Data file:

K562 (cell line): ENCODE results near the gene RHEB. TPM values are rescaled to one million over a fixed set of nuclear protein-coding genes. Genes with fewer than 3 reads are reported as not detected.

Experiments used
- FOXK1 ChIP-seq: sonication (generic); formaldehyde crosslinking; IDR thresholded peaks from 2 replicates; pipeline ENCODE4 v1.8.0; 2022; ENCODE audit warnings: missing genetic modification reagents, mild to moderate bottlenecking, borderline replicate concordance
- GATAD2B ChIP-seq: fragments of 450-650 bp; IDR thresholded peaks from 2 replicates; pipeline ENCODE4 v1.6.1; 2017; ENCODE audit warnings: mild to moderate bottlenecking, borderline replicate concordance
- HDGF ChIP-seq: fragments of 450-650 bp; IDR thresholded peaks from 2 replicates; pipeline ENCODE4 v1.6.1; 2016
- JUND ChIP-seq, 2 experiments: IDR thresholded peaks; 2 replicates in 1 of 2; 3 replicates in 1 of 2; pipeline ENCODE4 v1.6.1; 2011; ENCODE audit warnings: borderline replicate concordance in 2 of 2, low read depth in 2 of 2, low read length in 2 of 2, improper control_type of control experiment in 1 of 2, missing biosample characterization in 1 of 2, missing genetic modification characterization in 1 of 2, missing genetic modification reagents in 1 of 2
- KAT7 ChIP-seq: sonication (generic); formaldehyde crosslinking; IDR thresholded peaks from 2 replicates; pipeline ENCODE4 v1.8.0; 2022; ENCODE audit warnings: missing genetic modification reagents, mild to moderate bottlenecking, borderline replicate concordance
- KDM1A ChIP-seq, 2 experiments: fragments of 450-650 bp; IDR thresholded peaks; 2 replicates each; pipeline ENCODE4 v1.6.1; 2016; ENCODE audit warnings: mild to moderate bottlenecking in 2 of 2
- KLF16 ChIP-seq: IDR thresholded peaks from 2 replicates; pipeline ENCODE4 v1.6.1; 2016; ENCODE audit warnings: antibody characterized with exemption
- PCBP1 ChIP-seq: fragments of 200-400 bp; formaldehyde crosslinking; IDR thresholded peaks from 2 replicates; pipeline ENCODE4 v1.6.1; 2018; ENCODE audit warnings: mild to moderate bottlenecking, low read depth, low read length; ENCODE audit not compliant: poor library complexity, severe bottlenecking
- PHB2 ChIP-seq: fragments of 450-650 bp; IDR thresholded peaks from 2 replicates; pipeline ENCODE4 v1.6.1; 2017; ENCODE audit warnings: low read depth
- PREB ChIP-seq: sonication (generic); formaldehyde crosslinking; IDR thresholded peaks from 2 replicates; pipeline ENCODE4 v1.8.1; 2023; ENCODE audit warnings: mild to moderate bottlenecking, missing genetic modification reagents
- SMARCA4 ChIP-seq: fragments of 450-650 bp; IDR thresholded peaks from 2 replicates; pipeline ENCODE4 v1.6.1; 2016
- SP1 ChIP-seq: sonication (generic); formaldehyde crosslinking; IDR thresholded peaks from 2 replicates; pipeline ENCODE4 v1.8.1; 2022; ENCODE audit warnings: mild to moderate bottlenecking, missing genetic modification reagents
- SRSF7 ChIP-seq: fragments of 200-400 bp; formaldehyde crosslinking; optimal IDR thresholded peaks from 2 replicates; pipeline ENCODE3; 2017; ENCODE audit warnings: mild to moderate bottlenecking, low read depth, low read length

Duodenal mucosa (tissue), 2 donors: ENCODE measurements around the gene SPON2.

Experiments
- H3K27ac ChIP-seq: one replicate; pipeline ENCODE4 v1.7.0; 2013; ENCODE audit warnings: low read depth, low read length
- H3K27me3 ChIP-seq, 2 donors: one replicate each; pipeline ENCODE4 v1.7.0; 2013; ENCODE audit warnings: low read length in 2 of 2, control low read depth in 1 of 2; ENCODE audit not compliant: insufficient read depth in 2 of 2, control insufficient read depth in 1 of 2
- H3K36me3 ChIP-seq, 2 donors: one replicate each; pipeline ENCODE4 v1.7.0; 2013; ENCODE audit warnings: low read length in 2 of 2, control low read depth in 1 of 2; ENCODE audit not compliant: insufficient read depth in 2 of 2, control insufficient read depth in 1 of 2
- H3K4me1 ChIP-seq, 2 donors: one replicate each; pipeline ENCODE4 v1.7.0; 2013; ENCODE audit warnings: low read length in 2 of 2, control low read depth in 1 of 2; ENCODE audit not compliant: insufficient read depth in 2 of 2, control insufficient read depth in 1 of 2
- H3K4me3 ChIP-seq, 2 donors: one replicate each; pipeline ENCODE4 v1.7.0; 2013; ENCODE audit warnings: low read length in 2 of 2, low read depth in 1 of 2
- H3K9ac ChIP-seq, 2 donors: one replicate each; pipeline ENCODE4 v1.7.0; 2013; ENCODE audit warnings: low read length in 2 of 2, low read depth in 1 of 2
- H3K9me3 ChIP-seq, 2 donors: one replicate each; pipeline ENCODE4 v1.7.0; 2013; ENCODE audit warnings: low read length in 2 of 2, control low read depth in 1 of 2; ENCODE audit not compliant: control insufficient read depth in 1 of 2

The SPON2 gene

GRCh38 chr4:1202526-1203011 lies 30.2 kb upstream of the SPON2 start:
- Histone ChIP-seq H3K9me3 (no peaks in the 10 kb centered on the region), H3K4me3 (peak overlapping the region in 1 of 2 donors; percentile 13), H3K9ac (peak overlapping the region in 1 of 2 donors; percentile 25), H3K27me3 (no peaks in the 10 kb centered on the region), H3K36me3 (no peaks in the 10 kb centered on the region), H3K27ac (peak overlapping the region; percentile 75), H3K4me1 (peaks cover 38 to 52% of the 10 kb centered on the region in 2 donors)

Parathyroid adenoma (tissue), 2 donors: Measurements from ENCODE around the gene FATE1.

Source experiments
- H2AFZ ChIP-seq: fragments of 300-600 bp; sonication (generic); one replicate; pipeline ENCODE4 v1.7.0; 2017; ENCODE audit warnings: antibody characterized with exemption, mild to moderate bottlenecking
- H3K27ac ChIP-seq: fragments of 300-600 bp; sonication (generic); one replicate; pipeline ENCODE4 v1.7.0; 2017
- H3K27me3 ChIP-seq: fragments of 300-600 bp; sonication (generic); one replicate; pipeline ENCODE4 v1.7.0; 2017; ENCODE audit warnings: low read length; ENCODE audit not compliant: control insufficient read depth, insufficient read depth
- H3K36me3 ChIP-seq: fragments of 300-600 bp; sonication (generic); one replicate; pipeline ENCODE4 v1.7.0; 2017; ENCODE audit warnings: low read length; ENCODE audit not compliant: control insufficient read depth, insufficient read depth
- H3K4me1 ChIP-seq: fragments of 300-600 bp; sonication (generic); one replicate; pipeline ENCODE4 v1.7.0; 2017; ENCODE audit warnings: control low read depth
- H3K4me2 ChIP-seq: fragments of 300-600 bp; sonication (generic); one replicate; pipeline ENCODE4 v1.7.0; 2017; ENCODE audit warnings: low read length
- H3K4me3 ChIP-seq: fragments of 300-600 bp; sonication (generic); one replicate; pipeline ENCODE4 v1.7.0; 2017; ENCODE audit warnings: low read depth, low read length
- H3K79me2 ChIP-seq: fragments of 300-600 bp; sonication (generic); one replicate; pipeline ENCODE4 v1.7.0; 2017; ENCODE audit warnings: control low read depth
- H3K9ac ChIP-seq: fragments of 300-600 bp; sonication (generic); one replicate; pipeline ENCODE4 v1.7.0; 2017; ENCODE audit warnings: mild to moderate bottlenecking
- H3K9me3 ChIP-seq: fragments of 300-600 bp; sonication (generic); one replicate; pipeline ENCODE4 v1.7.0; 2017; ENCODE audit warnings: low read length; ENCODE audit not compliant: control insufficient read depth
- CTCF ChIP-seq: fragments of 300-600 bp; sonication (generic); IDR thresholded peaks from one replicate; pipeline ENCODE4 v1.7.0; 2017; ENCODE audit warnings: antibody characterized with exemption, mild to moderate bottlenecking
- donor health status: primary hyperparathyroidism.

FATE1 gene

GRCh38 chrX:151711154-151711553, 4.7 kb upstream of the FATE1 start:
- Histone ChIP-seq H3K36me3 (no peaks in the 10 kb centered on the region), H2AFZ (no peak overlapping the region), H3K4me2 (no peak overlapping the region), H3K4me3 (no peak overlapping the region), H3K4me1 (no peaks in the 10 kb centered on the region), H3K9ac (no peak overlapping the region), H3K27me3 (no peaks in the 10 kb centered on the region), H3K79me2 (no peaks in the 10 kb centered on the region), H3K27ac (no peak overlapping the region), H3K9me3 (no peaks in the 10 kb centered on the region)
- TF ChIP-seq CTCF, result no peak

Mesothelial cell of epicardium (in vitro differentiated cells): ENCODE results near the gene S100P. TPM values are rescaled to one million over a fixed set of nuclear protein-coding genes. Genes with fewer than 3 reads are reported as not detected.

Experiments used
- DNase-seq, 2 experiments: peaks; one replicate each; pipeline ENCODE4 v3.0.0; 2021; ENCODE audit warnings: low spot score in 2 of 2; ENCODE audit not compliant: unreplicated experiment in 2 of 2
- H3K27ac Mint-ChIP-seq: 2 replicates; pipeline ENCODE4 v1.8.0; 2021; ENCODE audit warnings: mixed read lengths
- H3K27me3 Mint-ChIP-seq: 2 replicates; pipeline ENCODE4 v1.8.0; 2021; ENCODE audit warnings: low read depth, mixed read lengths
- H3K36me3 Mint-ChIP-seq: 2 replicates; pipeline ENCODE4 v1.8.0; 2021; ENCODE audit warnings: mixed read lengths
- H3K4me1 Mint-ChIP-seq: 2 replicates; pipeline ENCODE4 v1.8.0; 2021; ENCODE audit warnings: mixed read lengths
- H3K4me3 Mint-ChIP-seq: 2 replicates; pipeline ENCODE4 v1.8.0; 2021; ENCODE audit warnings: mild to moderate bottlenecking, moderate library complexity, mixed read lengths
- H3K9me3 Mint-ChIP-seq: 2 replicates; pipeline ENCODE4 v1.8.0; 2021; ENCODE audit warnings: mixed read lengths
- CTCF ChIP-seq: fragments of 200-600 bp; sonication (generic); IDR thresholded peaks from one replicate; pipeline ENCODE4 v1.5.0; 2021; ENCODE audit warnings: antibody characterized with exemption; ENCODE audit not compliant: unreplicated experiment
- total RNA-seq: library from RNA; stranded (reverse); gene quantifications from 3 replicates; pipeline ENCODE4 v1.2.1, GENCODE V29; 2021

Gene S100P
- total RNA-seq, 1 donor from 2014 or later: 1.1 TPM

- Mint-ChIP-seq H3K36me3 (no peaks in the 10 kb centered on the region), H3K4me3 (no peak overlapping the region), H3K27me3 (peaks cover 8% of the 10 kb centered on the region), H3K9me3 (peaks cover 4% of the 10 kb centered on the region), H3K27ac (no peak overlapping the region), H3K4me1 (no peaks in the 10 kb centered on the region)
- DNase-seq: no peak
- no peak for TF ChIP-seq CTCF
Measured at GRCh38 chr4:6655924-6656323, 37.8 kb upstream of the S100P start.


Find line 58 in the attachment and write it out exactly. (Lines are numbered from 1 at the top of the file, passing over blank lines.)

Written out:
- total RNA-seq, 1 donor from 2014 or later: 1.1 TPM